Pamela Meharry, PhD
“Maternal Influenza Vaccination: Strategies to Enhance Vaccine Uptake of Pregnant Women and Improve Mother and Infant Outcomes”
Pregnant women and young infants are two vulnerable populations at risk of severe complications from influenza. Maternal vaccination reduces the risk of influenza-related morbidity and mortality to both high-risk groups, yet the vaccine uptake of pregnant women is less than nationally mandated. A theoretically-based pamphlet entitled “Influenza in Pregnancy” was specifically designed to inform pregnant women, and in turn, increase vaccine uptake. A prospective pretest-posttest design randomized 135 pregnant women in the Northeastern United States to one of three groups, with the primary outcome measure of vaccination. 66.9% (89/133) were vaccinated against seasonal influenza. Both the pamphlet group 72.9% (35/48), (χ² = 6.81, df = 1 p = .009), and the pamphlet and benefit statement group 86.1% (31/36), (χ² = 13.74, df = 1, p < .001), had higher vaccine uptake than the control group 46.9% (23/49). Further significant differences were obtained through ANCOVA and Bonferroni pair-wise comparisons. Importantly, the pregnant women’s perception of vaccine safety (F = 6.20, df = 2-130, p < 0.01), and benefit to mother and infant, (F = 3.60, df = 2-130 p < 0.05), significantly improved compared to the control group. The novel pamphlet provided a simplistic means to considerably increase the influenza vaccine uptake among pregnant women.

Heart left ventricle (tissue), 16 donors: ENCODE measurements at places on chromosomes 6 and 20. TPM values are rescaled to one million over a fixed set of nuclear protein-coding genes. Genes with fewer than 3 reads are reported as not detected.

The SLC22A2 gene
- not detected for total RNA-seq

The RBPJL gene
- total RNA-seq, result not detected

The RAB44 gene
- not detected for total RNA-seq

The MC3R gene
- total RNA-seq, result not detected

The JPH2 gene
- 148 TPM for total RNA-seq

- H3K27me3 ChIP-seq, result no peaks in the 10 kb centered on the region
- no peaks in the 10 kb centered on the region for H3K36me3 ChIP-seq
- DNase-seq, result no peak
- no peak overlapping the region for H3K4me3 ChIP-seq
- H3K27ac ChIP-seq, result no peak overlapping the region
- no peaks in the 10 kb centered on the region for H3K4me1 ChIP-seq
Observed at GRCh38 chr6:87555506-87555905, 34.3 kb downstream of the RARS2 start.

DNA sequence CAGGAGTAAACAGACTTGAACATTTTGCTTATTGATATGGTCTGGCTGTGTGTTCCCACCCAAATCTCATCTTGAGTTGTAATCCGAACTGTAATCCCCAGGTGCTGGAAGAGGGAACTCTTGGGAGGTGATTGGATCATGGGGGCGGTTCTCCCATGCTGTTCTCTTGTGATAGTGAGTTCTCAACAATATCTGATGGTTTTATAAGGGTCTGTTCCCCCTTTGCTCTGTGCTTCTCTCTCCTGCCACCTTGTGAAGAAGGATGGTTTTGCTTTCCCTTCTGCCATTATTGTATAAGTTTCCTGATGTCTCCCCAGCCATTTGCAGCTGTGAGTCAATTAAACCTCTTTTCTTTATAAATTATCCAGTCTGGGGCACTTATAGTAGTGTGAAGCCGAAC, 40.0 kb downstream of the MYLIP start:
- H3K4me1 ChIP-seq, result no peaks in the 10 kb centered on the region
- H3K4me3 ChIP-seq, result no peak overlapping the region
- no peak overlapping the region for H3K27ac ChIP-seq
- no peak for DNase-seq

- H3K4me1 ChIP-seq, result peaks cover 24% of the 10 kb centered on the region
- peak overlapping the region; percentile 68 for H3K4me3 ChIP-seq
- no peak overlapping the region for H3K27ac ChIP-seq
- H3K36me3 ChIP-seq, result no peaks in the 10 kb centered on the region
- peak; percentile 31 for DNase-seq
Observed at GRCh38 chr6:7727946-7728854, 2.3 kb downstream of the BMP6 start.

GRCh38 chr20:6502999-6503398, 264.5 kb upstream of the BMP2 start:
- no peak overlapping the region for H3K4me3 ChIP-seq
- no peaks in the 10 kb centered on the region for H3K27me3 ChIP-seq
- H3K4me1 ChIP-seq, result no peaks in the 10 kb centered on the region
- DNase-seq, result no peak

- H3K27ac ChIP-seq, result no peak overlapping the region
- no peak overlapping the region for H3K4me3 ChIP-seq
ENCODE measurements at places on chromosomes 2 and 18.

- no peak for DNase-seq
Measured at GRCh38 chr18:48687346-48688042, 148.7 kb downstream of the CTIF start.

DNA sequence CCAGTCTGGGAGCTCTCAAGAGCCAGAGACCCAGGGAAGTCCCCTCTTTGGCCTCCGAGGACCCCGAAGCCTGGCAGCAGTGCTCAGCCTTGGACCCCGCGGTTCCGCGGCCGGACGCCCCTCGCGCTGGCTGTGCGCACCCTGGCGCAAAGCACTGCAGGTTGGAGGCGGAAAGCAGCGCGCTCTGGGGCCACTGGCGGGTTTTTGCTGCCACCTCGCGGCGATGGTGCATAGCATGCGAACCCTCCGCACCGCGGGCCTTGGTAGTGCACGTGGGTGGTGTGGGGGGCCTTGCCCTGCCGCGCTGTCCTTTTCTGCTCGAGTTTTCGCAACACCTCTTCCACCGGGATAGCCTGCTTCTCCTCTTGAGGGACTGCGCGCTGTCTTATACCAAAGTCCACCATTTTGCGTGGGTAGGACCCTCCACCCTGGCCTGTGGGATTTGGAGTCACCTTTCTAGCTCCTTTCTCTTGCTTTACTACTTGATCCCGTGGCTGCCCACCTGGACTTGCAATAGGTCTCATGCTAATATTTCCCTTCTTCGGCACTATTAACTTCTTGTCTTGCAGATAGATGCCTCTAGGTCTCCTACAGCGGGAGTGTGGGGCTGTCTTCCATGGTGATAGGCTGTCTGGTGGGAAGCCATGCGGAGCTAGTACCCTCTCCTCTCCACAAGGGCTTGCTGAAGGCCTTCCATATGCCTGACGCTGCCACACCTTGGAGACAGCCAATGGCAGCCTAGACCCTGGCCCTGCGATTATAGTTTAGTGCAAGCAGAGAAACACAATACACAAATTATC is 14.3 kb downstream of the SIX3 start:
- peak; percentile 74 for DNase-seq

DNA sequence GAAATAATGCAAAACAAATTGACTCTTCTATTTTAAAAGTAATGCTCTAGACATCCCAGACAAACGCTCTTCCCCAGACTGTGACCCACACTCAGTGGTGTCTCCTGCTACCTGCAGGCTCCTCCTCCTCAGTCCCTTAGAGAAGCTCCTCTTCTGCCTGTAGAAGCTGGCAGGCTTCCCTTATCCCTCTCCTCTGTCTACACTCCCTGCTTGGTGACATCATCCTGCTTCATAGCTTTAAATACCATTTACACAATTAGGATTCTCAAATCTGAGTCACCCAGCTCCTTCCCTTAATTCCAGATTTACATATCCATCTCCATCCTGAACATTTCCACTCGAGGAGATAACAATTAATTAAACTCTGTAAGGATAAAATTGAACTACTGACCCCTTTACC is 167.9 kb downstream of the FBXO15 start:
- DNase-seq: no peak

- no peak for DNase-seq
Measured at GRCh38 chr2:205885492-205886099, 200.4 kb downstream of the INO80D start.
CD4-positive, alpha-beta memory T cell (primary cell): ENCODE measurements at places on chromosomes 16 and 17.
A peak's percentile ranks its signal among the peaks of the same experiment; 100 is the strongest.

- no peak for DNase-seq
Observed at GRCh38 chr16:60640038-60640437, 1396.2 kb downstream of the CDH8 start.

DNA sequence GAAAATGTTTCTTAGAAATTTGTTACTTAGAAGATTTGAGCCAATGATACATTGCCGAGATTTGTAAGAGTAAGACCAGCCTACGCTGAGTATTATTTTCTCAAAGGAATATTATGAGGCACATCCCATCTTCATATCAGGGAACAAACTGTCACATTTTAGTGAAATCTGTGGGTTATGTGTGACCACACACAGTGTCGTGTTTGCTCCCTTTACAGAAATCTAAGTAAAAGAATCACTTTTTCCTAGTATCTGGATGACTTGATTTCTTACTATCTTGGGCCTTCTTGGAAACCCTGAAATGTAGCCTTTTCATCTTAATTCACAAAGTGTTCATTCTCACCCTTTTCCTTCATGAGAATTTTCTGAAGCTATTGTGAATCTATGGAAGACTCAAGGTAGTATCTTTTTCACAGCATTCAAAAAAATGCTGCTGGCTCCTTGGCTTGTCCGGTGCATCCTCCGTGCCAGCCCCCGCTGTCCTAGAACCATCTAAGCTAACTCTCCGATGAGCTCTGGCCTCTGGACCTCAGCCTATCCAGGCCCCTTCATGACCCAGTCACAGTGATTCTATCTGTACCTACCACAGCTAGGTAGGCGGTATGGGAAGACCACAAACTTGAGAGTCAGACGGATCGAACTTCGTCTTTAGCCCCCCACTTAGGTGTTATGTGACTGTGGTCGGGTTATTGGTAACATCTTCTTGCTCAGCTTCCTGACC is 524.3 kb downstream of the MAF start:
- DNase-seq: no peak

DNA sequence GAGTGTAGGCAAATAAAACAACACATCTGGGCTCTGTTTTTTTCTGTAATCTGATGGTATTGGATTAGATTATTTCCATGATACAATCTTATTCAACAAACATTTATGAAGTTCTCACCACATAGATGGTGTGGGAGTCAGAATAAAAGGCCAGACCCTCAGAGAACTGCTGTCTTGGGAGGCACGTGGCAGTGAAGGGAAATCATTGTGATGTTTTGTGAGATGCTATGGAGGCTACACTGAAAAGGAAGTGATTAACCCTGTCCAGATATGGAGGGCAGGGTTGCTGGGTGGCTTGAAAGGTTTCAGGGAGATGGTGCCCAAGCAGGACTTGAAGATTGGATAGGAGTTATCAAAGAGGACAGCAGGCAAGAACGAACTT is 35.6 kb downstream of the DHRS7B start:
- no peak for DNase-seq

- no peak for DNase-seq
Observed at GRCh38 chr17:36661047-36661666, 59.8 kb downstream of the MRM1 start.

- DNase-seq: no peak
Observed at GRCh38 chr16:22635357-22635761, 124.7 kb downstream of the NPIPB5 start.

Pictured above (from left to right):
Dr. Cheryl Beck, Dr. Cusson, Dr. Pamela Meharry, Dr. Marietta Vazquez, Dr. Xiaomei Cong